Bharti AXA Life Insurance’s latest digital campaign ‘DaroNahiKaro’ revolves around relationships and aims at motivating people to live a stress-free life by overcoming their fears and getting their loved ones insured.
With family’s protection being the mainstay for individuals to opt for insurance, Jitin Paul, CMO, Bharti AXA Life Insurance explained the insight behind the campaign.“Every time we try and look at fresh perspectives in the field of protection and this time we decided to highlight the point why consumers should look at insurance. According to a Nielsen study which comes out every year, the top trigger for somebody to pick up insurance is protection, followed by savings. So if protection is the tipping point in this category, we realised that it largely revolves around a sense of responsibility, concern, and in some cases, fear. We feel fear is a big motivator, it gets you out of your comfort zone and when you are accosted by fear, people have various ways of approaching it. Typically it is the ‘Fight of Light’ mentality which people display and when you decide to take control of it, you actually progress.”
He cited, “So buying an insurance is just one such step, to mitigate the fear once you have a policy, at least the part of what will happen if something happens, gets sorted. Therefore, we kept the hashtag to #DaroNahiKaro which is basically, don’t get embroiled in this stress and tension, instead do something.”
Paul further spoke about the reason for keeping their latest campaign only on the digital platform, the mediums which work best for the brand, their target audience and the kind of competition with which they are currently grappling with.
Why have you kept this campaign only on the digital platform?
There are enough indications for us to say that a lot of consumption of content and true viewing happens on digital. In fact, the day we put up any content, that very evening, we get to know, if it is working for us or not. So digital is where the consumer is actually looking at the undercurrents of what you want to say. No doubt, large part of the advertising is also about talking about you products and services and being devoid of that, is not something which helps the brand. But in the case of social or digital, there is a lot of scope for you to story-tell which is purely coming from the intent of telling people, who we are, as compared to what we do. So on social, we have always done content, which is not about product and services, but largely to have a positive association with the brand.
Your latest campaign talks about fear, while other players in this category are trying to do away with fear and talking about death. How come you decided to go back to the basics?
It was actually more to do with reality than with basics. I believe that on digital, typical advertising won’t work. We didn’t want to keep it in the area of a dreamland. Happy family, shining faces was great for one time, the consumer eventually sees through it. You have to start telling real stories now and we found that fear actually is at the centre of the protection category.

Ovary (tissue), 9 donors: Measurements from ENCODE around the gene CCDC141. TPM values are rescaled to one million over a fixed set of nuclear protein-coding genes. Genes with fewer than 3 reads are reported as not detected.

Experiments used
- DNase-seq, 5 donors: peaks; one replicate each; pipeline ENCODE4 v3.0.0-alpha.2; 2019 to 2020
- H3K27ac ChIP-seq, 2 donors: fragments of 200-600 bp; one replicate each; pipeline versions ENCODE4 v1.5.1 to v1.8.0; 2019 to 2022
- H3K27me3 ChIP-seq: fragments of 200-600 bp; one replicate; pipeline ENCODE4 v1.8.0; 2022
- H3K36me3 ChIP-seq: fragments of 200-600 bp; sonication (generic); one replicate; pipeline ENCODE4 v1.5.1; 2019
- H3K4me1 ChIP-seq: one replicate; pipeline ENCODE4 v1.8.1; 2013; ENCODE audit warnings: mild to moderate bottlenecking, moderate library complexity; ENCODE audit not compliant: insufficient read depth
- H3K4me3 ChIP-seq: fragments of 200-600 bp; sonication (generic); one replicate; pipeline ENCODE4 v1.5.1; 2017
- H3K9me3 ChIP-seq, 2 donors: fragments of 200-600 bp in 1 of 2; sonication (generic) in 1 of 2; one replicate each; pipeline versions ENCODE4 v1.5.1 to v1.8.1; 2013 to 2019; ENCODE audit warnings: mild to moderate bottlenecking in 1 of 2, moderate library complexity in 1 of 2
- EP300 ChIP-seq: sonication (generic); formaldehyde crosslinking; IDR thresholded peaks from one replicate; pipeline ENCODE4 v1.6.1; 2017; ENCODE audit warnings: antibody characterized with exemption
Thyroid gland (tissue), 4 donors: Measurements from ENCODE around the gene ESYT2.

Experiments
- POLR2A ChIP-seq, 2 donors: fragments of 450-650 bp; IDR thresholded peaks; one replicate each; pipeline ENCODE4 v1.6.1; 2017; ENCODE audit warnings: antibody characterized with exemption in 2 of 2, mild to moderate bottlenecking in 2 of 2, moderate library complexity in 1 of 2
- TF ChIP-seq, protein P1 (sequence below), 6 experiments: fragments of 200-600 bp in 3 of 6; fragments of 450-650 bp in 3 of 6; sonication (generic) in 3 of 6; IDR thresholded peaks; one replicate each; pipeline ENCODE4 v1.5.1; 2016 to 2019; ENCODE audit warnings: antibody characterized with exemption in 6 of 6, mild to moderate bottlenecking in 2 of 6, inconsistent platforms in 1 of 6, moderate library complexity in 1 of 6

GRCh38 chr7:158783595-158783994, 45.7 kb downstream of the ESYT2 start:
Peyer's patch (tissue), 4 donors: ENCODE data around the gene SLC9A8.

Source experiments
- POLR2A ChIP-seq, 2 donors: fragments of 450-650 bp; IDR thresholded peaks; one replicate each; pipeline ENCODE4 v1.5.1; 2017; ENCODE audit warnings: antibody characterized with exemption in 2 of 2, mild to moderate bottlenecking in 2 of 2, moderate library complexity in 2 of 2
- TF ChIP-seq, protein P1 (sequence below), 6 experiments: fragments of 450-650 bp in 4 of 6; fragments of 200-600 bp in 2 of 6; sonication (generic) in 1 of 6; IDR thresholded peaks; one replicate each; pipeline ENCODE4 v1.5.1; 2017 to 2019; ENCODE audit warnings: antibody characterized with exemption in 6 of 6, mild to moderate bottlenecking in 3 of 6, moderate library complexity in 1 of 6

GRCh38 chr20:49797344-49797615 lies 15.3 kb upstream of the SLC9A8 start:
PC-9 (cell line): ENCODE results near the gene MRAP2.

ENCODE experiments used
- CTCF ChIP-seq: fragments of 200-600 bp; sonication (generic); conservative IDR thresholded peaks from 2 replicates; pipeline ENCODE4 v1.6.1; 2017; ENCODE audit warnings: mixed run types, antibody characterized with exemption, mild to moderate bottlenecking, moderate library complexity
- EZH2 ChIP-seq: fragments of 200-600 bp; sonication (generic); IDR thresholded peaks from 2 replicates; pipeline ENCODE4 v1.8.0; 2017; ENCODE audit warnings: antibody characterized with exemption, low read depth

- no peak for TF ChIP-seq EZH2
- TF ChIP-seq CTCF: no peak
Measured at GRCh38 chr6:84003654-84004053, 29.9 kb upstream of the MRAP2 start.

As a brand, you are concentrating a lot on the digital medium. But in terms of the return, which platform works better for you?
TV works better for us and the main reason is insurance is a mass category and monies are not unlimited for anyone. Media logic tells me that Cost per Thousand or the CPT parameter is the lowest in TV. So television automatically becomes the lead medium because print is frightfully expensive on CPT, radio is still okay, but it has a space of its own and it is not as engaging as audio visual. As support mediums, we used to have outdoors, which we are slowly replacing with digital.
Who is mainly the target audience for the brand?
We are now in fact, moving into the younger set of consumers; there was a time, when the core audience was focussed in between the (age group of 32-44). But now we are going back and asking is there something in the age group of (25-32 years)? Also a large part of this audience is on the digital platform and they are even driving the e-commerce growth. According to a report published by Google, 17% of the entire financial service category is online and insurance is a large chunk of it. It means my buyer is there, so there is enough reason for me to be there as well.
You have launched the campaign during the festive season; do people actually buy insurance during this time?
I will be frank that there is actually no huge co-relation to this; this campaign will be there for the entire October and we will be again coming up with a new campaign sometime in January next year. Actually on digital, you need to be present throughout the year and tell stories to people. Therefore, we always ensure that there are either three to four posts which are usually topical or in audio visual format goes out from our page in a week. Otherwise in a high velocity medium like this, you have to rebuild the relationship between the customer and the brand. So we want to be there, throughout the year and tell different stories which will only enhance the personality of the brand.
What is the kind of competition you are facing from other players in this category?
There is competition in capability and innovation; there are some brands which are doing some really path-breaking work in technological platforms. They are providing platforms for conversations about insurance and are also looking at easing the e-commerce process for consumers. It is eventually going to get more and more cluttered and those who can tell their stories in an innovative way will get noticed. So competition for us is more in the field of technology and innovation and not so much within the space of content.